And what happens if your numbers are still falling short? That’s when mediocre CEOs start tossing around threats and ultimatums. Instead, consider how a high-EQ CEO might sit down with a struggling employee and ask these five questions:

  1. Where are we versus expectations? Better, worse, or the same?
  2. What are the drivers that lead to this position?
  3. What are the corrective actions?
  4. What help do you need from me and the leadership team to make those corrections?
  5. When do you think we’ll be back on track?

“You’re getting results and that’s of course important,” Odmar says. “But in the process of that, you’re actually building confidence in the team. They’re coming up with the answers and you’re doing it in a way that’s not intimidating. It’s not threatening. You’re really building that confidence. And you’re teaching business acumen. Because, at the end of the day, if you own a business, you’ve got to know those five answers. If you don’t know them, you’re not owning it.”

5. Monitor your cash flow.

“Cash is king,” Odmar says. “None of what we’ve just discussed means a thing if there’s no cash from the business.”

At the top level, CEOs have to be on top of the company’s cash situation, from checking cash in the bank daily to identifying ways to shorten the cash operating cycle. At lower levels of the organization, it’s critical that you fill key finance positions with top performers you can rely on to monitor budgets, connect KPIs to cash flow, and identify potential inefficiencies both in your processes and your overall tax planning.

“Cash is that important, you’ve got to put your best talent to your best resources on that,” says Odmar. “Because at the end of the day, we exist to generate cash, to give the appropriate return to the shareholders so that we can do the things that have an impact on society, customers, and employees.”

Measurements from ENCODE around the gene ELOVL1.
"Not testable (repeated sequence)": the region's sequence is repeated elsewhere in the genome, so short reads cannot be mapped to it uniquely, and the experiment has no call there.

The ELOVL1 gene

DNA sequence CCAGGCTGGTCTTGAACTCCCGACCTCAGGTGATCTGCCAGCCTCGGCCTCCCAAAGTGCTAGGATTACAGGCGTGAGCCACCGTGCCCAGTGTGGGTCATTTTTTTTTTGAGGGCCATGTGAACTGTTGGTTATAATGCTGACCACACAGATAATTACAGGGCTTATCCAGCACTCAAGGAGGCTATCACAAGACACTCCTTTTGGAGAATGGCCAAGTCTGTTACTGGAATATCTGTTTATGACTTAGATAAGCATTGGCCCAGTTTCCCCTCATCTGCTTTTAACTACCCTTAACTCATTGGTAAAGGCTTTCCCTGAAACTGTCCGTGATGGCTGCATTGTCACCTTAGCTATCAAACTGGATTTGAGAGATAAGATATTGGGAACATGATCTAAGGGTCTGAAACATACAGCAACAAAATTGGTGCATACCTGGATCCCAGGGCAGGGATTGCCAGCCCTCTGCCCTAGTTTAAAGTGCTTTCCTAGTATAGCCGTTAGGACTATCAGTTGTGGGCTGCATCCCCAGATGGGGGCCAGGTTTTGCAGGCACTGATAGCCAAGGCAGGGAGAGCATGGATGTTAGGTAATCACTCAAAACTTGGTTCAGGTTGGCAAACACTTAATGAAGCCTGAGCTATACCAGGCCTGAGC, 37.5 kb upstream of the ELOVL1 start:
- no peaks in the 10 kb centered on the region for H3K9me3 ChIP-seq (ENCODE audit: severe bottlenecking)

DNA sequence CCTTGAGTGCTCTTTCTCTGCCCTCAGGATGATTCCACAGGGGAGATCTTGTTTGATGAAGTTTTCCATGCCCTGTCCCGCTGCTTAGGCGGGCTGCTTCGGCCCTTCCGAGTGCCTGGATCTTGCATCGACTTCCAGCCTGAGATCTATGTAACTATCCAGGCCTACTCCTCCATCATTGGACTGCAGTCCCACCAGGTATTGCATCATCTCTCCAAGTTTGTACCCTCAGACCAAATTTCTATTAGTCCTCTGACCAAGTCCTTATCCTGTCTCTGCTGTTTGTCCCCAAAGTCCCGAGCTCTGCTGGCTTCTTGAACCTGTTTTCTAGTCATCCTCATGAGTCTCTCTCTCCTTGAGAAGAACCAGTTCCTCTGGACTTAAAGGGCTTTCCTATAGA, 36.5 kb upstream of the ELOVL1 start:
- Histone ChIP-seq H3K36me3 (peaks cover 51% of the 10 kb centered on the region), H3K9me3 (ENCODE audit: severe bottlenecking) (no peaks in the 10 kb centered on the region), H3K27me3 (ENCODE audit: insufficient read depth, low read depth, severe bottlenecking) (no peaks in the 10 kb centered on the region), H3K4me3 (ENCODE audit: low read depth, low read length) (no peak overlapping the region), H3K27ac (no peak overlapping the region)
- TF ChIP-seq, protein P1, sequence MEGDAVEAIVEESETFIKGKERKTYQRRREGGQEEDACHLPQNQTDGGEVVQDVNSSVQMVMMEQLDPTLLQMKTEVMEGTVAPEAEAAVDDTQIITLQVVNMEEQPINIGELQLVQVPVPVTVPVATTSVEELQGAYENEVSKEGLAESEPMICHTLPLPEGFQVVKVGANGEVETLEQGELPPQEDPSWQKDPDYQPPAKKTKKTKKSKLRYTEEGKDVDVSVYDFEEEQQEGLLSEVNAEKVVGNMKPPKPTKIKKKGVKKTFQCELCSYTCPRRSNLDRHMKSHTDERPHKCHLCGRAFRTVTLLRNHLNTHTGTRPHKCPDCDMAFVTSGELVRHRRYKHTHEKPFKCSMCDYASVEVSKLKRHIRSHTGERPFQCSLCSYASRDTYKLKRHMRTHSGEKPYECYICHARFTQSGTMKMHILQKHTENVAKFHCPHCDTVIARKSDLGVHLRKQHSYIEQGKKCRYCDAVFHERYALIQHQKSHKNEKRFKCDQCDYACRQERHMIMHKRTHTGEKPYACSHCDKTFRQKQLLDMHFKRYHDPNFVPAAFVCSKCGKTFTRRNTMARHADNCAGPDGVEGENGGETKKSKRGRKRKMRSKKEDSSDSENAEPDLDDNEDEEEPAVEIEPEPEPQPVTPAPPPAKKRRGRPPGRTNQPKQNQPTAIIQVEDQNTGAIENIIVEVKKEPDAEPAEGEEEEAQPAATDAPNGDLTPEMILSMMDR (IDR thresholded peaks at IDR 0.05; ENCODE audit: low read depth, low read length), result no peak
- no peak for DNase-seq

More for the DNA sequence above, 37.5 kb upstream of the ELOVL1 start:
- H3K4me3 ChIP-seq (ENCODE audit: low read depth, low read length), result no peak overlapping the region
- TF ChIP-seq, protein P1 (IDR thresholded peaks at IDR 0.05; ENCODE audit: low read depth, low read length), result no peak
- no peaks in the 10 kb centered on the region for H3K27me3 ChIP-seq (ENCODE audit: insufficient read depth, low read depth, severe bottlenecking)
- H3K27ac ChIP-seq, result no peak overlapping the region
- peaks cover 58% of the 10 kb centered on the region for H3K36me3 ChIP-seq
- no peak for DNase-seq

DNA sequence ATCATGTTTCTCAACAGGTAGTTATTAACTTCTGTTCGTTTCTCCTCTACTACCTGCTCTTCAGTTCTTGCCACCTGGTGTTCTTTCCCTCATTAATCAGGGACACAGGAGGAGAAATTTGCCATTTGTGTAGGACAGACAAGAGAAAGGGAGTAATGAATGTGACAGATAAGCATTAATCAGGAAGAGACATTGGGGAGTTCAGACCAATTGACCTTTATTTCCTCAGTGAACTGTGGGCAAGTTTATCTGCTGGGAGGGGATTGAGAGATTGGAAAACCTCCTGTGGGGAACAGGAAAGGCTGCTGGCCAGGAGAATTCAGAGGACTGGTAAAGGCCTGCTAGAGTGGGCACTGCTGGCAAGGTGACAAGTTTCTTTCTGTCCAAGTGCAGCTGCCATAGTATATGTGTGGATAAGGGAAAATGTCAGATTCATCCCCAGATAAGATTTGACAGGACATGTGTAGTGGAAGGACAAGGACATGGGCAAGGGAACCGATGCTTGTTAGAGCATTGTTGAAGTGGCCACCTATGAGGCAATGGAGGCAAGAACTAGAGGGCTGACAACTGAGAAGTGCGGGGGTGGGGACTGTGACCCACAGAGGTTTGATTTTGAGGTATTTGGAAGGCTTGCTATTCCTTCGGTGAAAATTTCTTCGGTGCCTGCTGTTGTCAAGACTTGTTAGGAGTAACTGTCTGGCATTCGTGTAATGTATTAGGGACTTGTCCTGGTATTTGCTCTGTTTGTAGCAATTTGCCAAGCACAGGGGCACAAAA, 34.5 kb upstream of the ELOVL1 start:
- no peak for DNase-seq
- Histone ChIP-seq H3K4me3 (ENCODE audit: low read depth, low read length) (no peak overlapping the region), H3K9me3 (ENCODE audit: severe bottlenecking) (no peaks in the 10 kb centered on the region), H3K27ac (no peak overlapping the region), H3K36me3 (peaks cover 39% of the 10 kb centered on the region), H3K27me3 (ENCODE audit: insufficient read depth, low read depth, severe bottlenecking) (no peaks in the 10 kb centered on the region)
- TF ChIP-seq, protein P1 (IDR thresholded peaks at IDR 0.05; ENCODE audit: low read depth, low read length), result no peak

Top Takeaways

1. Strengthen your value prop. Get crystal clear on what you’re selling, why it’s the best solution for a specific problem, and who your target customer is.

2. Reevaluate your plan and organization. Surface-level problems like a dip in sales are almost always symptoms of more significant problems with your team, metrics, or processes.

3. Cash is king. If your turnaround plan doesn’t boost your bottom line, circle back to step one.

About CEO Coaching International

CEO Coaching International works with CEOs and their leadership teams to achieve extraordinary results quarter after quarter, year after year. Known globally for its success in coaching growth-focused entrepreneurs to meaningful exits, CEO Coaching International has coached more than 1,000 CEOs and entrepreneurs in more than 60 countries and 45 industries. The coaches at CEO Coaching International are former CEOs, presidents, or executives who have made BIG happen. The firm’s coaches have led double-digit sales and profit growth in businesses ranging in size from startups to over $10 billion, and many are founders that have led their companies through successful eight, nine, and ten-figure exits. Companies working with CEO Coaching International for two years or more have experienced an average EBITDA CAGR of 67.8% during their time as a client, nearly four times the U.S. average and a revenue CAGR of 25.5%, more than twice the U.S. average.